An opportunity came last week to learn lessons from two Croatian social justice activists working with Syrian refugees over the past four years. Near the end of the powerful workshop, one participant asked how we, although removed from the conflict zone and the main concentrations of refugees, can support both aid workers and refugees. The activists immediately responded, “You are able, no? You can use that ability to come to a refugee camp and work, to promote organizations who do just that, to contact your political representatives, to chat with your neighbors about it, to start food and clothing drives.” Her response struck a chord: there are so many reasons to passionately engage with the greater world, and yet so many of us who are able forget to look beyond our suburban realities.

I am inspired to use my able-bodied-ness to help make someone else’s life easier – I do not need for you to throw yourself behind helping international refugees. I ask only that you take time to reflect on how you use your abilities currently…are there passions you wish to pursue? Where in your life can you make someone else’s life, even a sibling, neighbor, or child, better? Now do it!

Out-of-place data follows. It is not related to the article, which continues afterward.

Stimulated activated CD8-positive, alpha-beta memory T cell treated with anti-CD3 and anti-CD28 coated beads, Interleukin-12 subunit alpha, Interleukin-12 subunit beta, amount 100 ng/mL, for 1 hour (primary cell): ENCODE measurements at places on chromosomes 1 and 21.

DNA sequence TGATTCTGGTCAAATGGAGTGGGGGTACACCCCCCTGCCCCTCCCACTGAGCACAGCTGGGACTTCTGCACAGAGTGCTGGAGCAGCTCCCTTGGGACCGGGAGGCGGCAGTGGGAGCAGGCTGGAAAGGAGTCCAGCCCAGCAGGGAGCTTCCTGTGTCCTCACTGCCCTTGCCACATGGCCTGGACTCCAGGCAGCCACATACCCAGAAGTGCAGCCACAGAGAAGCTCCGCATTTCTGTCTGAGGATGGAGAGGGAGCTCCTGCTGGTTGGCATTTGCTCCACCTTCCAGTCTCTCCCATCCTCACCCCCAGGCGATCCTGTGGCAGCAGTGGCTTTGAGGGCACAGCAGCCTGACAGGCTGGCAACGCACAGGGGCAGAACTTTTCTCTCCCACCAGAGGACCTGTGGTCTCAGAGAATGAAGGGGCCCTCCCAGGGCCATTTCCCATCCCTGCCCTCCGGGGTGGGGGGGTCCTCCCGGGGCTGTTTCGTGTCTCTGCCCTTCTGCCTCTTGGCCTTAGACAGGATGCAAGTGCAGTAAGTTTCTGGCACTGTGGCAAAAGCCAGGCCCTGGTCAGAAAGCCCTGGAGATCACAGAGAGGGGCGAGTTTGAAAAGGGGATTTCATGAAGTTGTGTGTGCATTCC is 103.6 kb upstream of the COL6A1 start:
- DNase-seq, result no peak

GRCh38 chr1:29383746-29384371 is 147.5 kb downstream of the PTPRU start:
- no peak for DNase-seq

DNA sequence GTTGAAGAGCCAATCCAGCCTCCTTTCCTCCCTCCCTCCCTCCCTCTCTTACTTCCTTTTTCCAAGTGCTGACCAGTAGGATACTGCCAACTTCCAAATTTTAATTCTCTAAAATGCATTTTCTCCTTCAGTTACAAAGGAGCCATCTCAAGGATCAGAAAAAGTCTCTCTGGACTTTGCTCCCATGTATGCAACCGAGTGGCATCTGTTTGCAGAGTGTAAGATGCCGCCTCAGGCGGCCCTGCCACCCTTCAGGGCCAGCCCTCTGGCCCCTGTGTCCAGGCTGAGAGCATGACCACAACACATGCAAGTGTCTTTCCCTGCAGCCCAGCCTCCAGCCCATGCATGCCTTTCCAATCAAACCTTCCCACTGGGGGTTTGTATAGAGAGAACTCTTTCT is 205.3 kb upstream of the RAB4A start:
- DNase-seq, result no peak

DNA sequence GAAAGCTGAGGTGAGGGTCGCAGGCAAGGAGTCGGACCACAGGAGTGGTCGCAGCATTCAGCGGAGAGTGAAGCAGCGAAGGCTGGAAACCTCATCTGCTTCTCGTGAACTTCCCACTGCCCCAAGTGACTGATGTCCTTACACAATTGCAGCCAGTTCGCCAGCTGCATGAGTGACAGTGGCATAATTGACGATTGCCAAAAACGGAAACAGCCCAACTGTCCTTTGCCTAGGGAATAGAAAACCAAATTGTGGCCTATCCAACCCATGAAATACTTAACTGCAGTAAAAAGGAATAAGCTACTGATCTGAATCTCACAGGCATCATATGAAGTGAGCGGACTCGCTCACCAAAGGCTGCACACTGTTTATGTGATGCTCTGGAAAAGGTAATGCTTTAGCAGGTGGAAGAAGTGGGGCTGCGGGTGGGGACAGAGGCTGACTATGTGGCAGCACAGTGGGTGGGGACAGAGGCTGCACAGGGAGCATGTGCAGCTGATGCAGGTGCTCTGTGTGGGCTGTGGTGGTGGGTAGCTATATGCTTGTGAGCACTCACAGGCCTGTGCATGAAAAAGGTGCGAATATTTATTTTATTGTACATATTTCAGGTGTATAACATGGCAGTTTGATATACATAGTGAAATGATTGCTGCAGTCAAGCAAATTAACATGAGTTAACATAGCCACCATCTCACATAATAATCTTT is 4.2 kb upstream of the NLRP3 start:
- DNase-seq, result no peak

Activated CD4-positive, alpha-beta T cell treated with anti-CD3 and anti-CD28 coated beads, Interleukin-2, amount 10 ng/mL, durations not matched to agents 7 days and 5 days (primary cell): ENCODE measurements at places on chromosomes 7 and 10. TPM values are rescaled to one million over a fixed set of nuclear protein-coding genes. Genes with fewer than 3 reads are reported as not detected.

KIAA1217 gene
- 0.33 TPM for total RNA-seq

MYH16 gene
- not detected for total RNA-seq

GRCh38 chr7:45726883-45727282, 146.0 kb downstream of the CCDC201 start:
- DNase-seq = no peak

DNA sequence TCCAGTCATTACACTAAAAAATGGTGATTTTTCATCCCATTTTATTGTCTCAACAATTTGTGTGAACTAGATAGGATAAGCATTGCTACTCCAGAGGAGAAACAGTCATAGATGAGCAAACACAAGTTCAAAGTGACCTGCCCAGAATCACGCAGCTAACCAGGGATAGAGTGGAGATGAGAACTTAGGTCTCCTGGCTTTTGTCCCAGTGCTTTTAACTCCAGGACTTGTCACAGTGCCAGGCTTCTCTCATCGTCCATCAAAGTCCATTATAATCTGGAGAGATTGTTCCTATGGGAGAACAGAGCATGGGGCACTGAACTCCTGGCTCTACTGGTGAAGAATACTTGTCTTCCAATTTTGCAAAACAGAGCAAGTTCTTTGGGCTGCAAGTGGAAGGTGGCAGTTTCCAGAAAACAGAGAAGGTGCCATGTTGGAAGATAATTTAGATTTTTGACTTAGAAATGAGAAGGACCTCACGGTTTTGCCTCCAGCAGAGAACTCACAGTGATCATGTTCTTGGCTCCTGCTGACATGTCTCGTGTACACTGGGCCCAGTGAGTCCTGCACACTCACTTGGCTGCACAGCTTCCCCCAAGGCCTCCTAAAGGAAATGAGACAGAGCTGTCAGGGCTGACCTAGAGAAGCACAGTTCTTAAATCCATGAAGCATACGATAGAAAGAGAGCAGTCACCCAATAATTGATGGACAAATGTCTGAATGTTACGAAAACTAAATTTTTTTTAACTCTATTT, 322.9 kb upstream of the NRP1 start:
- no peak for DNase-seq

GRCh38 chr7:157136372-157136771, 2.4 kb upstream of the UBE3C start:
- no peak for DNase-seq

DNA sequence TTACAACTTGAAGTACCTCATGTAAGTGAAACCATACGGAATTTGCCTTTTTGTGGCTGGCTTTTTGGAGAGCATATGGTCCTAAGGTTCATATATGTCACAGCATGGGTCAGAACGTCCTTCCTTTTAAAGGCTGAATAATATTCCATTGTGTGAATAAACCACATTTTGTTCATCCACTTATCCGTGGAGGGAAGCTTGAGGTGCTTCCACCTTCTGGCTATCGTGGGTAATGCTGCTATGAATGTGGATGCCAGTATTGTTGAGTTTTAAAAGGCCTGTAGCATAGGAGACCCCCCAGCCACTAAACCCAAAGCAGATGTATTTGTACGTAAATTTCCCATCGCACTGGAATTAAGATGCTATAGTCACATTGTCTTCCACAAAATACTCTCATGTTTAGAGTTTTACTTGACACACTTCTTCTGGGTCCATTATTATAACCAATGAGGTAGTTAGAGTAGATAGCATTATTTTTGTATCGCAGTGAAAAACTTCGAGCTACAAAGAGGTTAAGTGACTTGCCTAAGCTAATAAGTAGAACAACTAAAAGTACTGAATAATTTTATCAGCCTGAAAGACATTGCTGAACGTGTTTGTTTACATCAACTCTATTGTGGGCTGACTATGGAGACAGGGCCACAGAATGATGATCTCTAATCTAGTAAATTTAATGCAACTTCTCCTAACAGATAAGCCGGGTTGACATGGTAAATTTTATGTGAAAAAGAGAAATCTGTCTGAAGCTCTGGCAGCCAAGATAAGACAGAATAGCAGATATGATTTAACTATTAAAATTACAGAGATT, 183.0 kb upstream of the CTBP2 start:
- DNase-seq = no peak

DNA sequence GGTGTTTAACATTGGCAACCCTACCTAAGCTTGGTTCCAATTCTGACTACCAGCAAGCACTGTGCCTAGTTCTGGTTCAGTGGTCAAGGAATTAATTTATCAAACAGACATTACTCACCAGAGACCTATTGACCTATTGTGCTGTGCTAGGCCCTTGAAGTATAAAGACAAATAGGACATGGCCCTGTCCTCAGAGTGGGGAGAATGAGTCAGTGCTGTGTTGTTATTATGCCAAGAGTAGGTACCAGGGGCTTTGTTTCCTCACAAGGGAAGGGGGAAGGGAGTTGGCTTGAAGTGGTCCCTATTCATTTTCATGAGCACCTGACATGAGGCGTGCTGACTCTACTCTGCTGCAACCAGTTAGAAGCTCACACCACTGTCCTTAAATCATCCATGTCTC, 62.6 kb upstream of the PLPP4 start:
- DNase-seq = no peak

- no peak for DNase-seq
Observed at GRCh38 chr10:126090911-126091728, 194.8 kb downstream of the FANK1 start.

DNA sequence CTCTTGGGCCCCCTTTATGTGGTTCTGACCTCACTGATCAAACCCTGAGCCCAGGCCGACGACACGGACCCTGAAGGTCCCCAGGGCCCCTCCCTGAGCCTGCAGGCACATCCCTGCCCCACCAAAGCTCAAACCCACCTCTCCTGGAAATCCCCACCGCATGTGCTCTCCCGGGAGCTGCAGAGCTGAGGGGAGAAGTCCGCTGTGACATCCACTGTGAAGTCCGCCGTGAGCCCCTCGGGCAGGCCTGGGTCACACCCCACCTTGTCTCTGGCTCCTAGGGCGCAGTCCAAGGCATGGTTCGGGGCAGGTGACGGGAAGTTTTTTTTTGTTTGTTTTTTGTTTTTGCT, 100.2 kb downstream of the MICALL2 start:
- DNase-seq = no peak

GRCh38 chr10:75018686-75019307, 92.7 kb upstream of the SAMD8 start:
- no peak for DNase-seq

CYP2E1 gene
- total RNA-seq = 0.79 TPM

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Moorish Spain

Fletcher, Richard. Moorish Spain. New York City: Henry Holt and Company, Inc., 1992. 178 pages.

Fletcher’s book is less a historiographic treatise and more a detailed travelogue for the modern province of Andalucia, Spain. Nevertheless, the book traces political, social, intellectual, cultural, and religious history from the Muslim Berber conquest of Visigothic Iberia in early 700s to the last episode of Morisco expulsion and conversion in 1600s-1750s. Fletcher, a renowned Hispanic scholar, focused primarily on the Muslim dynasties, communities, and culture, but he also included relevant monarchies, religious orders, and cultural ideologies from Latin Christianity and Western Europe. Upon completing the book, the lasting impression is that Moorish Spain’s history is extremely convoluted. The book serves well as an accessible introduction, but this book is not useful for research.